Oxidative stress, telomeres and cellular senescence: What non-drug interventions might break the link?
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Telomeres are higher order structures that cap and protect chromosome ends. Telomeric DNA naturally shortens during somatic cell division and as a result of oxidative stress. Excessive shortening disrupts the integrity of the telomere, causing cellular senescence, one of the hallmarks of organismal ageing. The accumulation of senescent cells with ageing contributes to the loss of tissue homeostasis and the development of age-related pathologies. Hence, counteracting telomere shortening may be one relevant approach to develop strategies for healthier ageing. In this review I present the case for the existence of a link between oxidative stress, accelerated telomere shortening and cellular senescence. I also examine findings from human observational studies exploring associations between telomere length and oxidative stress-related parameters. Finally, I discuss results from randomised control trials testing the impact of non-pharmacological lifestyle interventions on the maintenance of telomere length, considering the potential mechanisms that might be involved.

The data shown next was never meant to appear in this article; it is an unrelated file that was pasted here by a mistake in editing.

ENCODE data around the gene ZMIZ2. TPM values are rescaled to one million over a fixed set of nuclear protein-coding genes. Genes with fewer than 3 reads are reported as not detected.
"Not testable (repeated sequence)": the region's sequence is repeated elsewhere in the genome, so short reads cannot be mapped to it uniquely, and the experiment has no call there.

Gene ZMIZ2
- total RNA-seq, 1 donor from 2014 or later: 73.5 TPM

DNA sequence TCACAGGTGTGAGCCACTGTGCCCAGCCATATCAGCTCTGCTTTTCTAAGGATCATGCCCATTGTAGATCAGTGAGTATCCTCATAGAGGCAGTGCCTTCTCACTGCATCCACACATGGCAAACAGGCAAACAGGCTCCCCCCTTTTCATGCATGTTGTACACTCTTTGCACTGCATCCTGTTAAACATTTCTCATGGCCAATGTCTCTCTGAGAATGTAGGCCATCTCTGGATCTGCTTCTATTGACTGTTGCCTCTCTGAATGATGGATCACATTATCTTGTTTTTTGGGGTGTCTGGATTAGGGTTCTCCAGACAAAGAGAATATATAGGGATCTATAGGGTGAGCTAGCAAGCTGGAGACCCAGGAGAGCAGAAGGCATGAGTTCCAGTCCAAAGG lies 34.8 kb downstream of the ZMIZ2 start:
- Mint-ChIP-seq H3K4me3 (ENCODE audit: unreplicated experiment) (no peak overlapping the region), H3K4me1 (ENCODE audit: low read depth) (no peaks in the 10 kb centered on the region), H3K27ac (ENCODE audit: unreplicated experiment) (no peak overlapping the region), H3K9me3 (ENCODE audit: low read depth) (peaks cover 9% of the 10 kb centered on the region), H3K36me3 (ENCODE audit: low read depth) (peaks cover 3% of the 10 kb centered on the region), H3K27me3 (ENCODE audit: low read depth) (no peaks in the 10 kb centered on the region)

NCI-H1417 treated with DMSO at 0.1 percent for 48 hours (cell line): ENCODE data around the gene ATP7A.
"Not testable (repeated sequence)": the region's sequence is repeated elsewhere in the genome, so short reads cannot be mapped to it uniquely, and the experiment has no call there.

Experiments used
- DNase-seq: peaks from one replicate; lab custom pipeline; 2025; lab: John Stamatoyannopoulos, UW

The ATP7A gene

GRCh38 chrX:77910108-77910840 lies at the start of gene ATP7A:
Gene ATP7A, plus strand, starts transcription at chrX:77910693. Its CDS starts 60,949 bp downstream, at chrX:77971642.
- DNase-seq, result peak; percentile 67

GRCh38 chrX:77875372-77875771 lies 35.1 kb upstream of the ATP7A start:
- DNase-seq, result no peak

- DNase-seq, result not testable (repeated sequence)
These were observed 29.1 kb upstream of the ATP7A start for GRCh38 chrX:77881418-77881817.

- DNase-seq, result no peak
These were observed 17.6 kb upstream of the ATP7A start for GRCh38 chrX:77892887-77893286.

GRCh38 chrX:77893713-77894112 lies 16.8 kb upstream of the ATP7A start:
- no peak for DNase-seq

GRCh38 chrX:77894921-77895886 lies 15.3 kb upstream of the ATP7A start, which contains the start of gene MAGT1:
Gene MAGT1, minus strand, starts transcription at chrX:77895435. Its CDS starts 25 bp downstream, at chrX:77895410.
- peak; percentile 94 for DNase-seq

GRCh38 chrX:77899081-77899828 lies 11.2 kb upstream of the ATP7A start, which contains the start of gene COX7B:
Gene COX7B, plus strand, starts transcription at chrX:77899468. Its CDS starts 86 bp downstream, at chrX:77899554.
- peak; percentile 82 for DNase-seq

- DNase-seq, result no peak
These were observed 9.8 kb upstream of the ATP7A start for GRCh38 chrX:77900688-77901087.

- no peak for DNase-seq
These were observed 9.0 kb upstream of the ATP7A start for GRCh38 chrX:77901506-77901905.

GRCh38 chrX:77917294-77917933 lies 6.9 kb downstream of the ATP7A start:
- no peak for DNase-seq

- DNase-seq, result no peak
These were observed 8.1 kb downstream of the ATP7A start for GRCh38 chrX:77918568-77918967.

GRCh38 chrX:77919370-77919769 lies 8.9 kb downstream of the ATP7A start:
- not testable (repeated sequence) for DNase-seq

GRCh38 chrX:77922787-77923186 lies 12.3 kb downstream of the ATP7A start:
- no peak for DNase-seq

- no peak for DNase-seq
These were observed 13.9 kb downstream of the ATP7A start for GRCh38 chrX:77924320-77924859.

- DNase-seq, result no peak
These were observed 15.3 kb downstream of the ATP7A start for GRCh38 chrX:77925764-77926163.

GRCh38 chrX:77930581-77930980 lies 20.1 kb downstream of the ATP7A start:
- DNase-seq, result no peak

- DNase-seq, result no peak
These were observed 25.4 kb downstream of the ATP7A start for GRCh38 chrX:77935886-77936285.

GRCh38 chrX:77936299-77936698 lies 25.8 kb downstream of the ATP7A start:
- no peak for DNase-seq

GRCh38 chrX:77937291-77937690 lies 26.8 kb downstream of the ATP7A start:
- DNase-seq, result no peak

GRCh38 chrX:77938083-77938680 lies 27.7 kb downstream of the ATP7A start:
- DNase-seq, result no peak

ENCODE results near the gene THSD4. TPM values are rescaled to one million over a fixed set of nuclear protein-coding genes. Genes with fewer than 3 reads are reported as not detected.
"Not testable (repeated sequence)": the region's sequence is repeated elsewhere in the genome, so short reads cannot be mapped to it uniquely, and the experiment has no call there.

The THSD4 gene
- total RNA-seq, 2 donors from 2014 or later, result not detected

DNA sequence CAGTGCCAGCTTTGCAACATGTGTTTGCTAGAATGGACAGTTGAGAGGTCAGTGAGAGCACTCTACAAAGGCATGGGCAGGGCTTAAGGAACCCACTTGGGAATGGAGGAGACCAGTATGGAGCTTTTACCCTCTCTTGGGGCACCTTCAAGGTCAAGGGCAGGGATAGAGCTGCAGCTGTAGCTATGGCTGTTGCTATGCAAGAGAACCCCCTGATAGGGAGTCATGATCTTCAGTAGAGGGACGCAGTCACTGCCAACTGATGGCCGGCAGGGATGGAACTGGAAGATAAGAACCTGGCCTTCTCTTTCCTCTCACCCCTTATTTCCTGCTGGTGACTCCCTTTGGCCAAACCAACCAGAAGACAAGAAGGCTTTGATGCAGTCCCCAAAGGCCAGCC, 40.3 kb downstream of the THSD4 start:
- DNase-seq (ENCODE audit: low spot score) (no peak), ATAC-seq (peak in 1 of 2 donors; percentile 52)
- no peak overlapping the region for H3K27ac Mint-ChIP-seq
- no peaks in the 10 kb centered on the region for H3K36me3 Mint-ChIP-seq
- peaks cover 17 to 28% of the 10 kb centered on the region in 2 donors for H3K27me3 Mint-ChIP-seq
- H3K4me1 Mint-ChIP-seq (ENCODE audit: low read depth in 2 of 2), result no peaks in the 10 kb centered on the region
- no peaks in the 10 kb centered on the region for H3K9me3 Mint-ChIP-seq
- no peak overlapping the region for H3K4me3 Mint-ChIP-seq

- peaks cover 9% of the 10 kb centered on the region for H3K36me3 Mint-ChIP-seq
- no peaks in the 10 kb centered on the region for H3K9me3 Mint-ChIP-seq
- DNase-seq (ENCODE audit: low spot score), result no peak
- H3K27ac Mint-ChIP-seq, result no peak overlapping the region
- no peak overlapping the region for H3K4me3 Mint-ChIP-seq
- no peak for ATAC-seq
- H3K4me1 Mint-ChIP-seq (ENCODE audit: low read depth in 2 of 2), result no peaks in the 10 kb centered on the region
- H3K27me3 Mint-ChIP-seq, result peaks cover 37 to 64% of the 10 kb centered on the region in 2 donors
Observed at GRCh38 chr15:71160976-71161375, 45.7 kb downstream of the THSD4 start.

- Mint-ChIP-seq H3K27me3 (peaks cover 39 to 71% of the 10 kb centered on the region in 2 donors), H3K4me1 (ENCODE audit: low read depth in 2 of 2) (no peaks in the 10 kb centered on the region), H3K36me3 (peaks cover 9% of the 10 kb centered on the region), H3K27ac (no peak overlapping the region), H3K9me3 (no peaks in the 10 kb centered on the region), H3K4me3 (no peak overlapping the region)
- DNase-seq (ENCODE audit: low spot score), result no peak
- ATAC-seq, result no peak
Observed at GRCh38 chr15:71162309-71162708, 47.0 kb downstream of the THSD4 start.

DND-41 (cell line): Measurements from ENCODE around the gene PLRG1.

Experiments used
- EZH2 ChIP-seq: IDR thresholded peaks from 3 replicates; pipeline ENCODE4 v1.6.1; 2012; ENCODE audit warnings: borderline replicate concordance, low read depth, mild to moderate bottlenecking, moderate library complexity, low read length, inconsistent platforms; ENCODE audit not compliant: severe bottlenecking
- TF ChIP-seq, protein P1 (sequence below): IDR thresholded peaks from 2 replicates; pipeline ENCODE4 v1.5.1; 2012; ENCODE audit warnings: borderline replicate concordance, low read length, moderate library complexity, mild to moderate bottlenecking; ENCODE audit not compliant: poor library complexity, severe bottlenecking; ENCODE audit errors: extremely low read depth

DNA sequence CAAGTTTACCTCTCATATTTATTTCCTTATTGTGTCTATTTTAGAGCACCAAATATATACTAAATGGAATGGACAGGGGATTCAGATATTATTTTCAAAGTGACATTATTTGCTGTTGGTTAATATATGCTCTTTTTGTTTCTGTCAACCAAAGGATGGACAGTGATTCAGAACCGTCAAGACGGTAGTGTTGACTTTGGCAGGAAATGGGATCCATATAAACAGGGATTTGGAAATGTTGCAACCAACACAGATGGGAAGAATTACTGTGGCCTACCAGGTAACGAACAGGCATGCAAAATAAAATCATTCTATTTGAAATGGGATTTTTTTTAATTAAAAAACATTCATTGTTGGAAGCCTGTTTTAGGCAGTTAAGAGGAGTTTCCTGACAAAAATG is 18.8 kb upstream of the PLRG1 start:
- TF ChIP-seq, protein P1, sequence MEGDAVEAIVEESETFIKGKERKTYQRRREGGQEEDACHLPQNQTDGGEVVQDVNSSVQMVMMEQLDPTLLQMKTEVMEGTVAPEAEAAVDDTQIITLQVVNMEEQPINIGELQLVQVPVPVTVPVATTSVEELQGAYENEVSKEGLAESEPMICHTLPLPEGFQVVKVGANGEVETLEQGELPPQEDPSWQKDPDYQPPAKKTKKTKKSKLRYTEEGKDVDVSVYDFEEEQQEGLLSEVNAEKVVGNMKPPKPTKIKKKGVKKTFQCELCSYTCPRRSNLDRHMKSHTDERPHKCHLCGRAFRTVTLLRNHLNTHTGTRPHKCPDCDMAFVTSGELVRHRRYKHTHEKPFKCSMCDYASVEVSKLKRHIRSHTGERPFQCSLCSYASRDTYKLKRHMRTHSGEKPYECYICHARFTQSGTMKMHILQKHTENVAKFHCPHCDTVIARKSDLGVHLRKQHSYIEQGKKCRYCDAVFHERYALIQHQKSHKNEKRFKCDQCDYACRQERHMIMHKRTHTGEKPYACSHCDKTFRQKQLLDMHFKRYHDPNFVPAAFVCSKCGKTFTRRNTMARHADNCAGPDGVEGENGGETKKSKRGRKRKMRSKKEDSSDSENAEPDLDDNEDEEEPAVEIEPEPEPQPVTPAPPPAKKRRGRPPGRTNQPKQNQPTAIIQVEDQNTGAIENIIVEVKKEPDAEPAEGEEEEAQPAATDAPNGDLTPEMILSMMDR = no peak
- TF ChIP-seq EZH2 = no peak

Free Radical Biology and Medicine;
Erusalimsky, J.D. (2020) 'Oxidative stress, telomeres and cellular senescence: What non-drug interventions might break the link?', Free Radical Biology and Medicine. DOI: 10.1016/j.freeradbiomed.2020.02.008.
Article published in Free Radical Biology and Medicine on 13 February 2020 (online), available at: https://doi.org/10.1016/j.freeradbiomed.2020.02.008.
Cardiff Metropolitan University (Grant ID: Cardiff Metropolian (Internal))
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